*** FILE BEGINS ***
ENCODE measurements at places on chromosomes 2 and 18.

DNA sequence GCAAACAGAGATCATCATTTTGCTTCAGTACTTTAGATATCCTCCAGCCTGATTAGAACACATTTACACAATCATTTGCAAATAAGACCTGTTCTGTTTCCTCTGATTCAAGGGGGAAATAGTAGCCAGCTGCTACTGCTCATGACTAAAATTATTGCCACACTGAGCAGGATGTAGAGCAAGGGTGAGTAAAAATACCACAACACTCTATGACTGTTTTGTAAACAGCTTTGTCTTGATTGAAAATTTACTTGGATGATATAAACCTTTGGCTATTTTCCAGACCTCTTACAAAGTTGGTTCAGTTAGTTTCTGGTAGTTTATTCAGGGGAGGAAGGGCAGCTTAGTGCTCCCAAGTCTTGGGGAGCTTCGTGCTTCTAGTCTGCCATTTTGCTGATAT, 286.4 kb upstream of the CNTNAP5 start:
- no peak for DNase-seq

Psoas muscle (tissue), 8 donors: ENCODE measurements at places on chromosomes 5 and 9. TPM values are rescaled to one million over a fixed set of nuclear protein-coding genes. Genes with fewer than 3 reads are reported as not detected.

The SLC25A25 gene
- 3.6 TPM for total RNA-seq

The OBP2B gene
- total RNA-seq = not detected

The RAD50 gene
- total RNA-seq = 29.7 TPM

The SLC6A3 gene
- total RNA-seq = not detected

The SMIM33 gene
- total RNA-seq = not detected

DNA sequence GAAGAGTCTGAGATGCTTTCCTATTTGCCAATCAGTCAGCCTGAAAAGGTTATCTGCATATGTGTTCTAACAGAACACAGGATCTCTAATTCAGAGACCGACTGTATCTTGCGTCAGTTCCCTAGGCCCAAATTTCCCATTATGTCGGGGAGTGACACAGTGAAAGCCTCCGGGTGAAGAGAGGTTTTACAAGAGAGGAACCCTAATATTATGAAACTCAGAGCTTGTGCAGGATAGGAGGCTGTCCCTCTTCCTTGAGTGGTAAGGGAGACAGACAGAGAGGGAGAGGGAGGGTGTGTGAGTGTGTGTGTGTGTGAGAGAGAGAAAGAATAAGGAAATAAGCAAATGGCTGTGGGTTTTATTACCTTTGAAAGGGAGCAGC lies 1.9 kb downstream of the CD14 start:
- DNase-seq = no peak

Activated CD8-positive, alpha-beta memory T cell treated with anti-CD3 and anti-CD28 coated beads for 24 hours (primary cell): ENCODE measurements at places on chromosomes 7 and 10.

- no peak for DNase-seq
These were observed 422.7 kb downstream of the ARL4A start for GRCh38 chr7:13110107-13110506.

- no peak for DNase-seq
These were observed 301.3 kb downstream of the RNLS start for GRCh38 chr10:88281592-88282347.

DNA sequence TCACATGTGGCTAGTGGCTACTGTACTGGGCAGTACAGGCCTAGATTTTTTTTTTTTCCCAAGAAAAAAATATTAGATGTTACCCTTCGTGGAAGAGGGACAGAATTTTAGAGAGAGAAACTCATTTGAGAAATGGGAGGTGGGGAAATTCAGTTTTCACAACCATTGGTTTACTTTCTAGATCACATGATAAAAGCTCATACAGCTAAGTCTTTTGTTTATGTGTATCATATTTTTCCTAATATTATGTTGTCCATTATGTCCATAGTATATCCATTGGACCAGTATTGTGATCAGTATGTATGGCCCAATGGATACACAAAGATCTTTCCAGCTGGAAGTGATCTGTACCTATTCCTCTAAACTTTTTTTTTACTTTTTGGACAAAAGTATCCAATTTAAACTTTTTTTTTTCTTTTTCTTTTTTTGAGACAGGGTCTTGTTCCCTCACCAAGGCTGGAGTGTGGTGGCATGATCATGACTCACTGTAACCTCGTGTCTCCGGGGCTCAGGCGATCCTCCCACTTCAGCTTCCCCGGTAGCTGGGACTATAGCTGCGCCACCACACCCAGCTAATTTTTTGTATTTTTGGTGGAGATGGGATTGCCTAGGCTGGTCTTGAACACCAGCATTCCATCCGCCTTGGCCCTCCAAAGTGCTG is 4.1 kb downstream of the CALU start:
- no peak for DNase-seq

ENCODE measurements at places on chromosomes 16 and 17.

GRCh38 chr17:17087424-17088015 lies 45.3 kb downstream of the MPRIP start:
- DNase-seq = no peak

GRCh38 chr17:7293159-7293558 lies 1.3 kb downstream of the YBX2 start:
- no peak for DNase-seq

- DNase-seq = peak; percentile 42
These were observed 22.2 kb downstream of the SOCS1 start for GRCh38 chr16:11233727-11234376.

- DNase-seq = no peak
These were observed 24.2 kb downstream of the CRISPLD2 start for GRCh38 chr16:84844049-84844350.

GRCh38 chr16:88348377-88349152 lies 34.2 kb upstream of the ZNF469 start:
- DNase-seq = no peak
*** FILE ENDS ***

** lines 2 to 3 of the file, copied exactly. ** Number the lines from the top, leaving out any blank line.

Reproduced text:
DNA sequence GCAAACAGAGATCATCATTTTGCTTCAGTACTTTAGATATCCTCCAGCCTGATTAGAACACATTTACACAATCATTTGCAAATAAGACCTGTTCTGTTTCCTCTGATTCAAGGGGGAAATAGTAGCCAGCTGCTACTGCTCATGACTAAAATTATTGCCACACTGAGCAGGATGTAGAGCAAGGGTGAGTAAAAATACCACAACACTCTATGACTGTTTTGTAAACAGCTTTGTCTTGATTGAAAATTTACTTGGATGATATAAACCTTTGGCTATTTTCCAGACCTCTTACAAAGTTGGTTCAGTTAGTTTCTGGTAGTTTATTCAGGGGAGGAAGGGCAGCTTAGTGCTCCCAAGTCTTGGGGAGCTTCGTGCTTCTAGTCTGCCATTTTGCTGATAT, 286.4 kb upstream of the CNTNAP5 start:
- no peak for DNase-seq